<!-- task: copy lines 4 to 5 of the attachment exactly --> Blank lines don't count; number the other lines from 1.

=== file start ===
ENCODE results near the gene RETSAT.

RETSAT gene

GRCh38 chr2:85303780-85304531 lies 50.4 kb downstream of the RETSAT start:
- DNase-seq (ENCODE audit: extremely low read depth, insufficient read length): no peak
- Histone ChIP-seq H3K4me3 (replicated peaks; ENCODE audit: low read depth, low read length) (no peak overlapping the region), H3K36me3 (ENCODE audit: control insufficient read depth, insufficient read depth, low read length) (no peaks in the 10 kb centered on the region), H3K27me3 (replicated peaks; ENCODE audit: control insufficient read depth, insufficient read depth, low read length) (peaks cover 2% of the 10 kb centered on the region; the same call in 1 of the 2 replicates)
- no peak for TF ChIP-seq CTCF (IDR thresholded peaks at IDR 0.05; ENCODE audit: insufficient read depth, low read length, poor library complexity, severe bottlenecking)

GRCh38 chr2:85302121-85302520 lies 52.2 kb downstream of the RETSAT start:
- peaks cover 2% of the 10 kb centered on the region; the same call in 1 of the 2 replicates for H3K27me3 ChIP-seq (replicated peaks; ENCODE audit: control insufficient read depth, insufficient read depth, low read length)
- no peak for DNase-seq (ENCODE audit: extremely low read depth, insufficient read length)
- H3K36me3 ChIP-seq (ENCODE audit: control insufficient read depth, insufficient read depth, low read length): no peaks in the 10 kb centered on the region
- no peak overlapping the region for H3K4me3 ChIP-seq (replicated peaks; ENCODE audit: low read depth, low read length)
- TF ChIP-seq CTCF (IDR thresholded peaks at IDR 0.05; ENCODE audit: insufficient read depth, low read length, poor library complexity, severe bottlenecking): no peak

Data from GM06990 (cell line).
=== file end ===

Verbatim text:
- DNase-seq (ENCODE audit: extremely low read depth, insufficient read length): no peak
- Histone ChIP-seq H3K4me3 (replicated peaks; ENCODE audit: low read depth, low read length) (no peak overlapping the region), H3K36me3 (ENCODE audit: control insufficient read depth, insufficient read depth, low read length) (no peaks in the 10 kb centered on the region), H3K27me3 (replicated peaks; ENCODE audit: control insufficient read depth, insufficient read depth, low read length) (peaks cover 2% of the 10 kb centered on the region; the same call in 1 of the 2 replicates)